Line 63: Here we create our custom image profile by cloning the latest one from the VMware depot. Its name and description are derived from the original VMware profile's properties.

Line 65 to 78: If the command line switch -hp was specified then we connect the HP Online VIBs depot to the ImageBuilder session (line 68 to 73) and add all included software packages using the AddVIB2Profile function that we defined at the beginning of the script.

Line 81 to 93: The foreach loop starting at line 82 is another essential part of the script code: Here we loop over all zip files that are located in the obDir directory and try to add them as Offline bundles to the ImageBuilder session (line 84). If it succeeds because a zip file is a valid Offline bundle (and not some other sort of file archive) then all software packages that are included in the bundle will be added to the custom image profile, again using our self-defined AddVIB2Profile function (line 88).

Line 96 to 99: Finally we export the custom image profile into an installation ISO. Its file name is derived from the image profile's name.

How do you run this Powershell script (and others)?

Open a plain Powershell window from the Start menu, or use the PowerCLI desktop shortcut to start an already customized Powershell session.

By default Powershell will only execute scripts that were electronically signed for security reasons. This script (and most other useful scripts that you will find in other places) is not signed, so you will need to relax the security check by using the Set-ExecutionPolicy cmdlet like shown in the following screenshot. You can do this for the current user only by specifying -Scope CurrentUser. This will also work if you do not have administrative permissions on the computer. If you have administrative permissions then you can leave the -Scope parameter and make the setting system global. Setting the execution policy needs to be done only once - it will be saved to the registry and reused for future Powershell sessions.

You can just call the script by its name (adding parameters as required). Since the script is from an "untrusted" source you still need to confirm its execution every time you start it:

ESXi-Customizer-PS help screen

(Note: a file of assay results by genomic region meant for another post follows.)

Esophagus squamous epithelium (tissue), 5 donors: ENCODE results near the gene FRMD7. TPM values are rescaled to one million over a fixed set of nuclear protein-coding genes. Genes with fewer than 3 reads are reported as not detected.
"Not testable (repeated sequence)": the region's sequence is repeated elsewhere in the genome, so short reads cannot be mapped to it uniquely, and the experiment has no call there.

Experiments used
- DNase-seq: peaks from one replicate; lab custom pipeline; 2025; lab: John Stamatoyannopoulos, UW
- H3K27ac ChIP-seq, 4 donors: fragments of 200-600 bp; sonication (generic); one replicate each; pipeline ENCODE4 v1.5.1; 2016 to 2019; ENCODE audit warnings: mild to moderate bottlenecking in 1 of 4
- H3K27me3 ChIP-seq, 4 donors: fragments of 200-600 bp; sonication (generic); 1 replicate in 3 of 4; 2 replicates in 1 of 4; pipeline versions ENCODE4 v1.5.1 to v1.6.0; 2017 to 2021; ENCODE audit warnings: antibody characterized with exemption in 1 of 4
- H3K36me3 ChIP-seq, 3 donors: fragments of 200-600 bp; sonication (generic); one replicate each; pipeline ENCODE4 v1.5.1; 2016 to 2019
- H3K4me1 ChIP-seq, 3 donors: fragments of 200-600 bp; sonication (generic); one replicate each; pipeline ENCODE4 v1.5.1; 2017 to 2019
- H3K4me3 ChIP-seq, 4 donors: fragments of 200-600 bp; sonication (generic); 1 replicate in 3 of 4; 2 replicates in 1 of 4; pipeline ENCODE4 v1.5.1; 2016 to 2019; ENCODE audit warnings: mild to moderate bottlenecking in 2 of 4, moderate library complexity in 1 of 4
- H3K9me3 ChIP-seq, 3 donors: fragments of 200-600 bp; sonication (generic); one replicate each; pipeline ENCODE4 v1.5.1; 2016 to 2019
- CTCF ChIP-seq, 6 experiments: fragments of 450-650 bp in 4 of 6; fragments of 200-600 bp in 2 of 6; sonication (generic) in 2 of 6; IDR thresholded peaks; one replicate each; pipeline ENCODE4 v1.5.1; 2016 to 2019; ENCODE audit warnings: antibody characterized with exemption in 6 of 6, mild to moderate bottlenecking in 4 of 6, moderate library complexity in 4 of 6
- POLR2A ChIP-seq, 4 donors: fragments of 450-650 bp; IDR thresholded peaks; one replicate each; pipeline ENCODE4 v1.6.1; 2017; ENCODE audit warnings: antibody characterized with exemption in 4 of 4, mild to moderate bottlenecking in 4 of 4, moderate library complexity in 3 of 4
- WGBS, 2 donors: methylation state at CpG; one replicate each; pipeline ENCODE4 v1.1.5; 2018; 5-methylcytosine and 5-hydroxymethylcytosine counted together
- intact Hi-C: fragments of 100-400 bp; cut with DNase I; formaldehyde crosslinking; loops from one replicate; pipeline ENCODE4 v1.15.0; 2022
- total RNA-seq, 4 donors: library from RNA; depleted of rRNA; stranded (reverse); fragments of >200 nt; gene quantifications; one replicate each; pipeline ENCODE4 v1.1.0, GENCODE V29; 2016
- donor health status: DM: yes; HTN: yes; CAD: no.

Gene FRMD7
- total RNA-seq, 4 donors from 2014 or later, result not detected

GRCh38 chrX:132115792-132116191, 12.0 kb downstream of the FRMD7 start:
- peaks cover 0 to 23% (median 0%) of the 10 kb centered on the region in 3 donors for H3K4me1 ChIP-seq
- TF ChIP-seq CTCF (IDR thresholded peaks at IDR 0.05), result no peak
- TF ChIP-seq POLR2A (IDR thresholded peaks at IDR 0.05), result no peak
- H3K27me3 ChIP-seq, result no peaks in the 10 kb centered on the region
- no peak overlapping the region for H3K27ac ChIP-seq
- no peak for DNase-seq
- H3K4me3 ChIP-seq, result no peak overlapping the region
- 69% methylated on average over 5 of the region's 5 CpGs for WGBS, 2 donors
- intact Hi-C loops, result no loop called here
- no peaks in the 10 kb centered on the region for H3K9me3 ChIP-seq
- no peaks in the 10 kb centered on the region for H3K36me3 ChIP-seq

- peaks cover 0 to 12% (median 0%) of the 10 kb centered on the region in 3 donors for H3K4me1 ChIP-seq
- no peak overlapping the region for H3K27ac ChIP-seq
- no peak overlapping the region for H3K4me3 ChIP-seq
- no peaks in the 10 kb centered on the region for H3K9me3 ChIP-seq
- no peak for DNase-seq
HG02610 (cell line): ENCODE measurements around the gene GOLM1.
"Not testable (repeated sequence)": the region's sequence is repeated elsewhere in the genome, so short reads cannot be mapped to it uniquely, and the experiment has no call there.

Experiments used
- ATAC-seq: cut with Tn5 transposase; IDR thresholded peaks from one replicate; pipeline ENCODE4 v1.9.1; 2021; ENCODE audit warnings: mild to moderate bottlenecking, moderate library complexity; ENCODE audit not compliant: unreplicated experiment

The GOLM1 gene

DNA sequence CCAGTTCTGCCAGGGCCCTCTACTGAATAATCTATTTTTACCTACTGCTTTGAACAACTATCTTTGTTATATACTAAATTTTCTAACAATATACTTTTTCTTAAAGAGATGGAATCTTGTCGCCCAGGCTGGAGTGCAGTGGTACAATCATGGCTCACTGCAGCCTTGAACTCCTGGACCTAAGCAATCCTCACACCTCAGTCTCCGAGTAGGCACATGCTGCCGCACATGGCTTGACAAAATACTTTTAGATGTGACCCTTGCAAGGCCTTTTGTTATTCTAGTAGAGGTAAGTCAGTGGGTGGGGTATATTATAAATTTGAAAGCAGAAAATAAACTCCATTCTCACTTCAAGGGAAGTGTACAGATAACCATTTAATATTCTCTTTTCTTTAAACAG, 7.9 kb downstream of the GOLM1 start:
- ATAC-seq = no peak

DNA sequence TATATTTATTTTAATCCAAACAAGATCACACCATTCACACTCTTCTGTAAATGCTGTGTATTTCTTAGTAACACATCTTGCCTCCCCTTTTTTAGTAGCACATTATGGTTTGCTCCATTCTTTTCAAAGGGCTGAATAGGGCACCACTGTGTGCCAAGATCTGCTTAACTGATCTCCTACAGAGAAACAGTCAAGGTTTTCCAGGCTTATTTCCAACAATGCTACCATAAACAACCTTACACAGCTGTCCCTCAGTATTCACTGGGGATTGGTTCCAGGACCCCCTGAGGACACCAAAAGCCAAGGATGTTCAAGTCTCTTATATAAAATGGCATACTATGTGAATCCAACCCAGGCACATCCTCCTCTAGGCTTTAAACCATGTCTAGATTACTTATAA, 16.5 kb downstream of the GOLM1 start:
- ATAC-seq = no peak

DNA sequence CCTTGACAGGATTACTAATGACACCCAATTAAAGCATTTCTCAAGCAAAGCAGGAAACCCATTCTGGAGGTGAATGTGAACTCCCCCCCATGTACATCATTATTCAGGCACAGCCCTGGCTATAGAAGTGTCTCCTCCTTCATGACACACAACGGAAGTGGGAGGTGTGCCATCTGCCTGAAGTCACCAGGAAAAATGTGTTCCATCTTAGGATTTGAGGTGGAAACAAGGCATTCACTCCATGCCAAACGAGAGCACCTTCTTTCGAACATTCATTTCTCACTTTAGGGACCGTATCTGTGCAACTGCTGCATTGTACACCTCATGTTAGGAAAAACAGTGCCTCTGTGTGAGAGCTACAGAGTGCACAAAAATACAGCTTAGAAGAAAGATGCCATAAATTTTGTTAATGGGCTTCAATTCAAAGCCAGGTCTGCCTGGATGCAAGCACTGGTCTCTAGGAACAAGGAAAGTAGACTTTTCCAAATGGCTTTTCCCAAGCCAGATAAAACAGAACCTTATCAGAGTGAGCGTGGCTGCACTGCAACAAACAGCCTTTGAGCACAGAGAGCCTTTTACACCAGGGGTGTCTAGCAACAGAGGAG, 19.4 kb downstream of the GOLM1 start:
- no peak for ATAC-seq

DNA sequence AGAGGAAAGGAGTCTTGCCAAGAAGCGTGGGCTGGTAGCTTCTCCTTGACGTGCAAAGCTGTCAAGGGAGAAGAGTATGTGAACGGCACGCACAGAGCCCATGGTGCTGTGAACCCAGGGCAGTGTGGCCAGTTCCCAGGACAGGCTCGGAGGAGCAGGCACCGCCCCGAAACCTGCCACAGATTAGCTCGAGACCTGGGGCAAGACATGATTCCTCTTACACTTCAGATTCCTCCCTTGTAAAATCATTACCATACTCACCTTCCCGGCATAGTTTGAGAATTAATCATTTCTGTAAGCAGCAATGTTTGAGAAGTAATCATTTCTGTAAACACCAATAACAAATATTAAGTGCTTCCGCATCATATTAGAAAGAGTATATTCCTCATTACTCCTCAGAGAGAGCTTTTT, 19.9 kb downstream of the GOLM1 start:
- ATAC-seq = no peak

Finally this is an example output from a complete script run:

ESXi-Customizer-PS example run
The script that I provide here is fully functional and flexible enough to meet most requirements. However, it is certainly not perfect. E.g. it could have better error handling. If you have any comments or ideas on how to improve it (or if you run into errors when trying it) then please add a comment to this post!

Update (2012-06-07): In the meantime I updated this script to fix errors. Please watch out for the latest version using this download link!

How to disable Storage I/O Control for an unavailable datastore

If you run your VMs on FC based storage then you occasionally have the necessity to unmap a storage LUN from one or more ESX(i) hosts (e.g. when retiring a storage array or re-organizing your storage layout). It is important to do this in the right way using the procedures that are documented in
The procedure is very complex for vSphere 4.1, but fortunately is has become much easier with vSphere 5.0.

What happens if you fail to follow these procedures and just unpresent the LUN on the storage array, so that the hosts can not access it anymore? The ESX(i) hosts will detect an APD (all paths down) condition in this case, and - particularly ESX(i) 4.1 hosts - can become very unhappy about this (see KB1016626 and KB1030980). Again, ESXi 5.0 hosts are much more resilient to APD conditions: they will eventually turn them into PDL (= permanent device loss, s. KB2004684) conditions and will completely recover from the LUN loss after rescanning the HBAs ... unless you have Storage I/O control (SIOC) enabled on the lost datastores ... and this is what happened to us today :-( The vmkernel.log files were flooded with the following messages, because SIOC was trying to access the lost datastore:

Permanent Device Loss (PDL) with SIOC enabled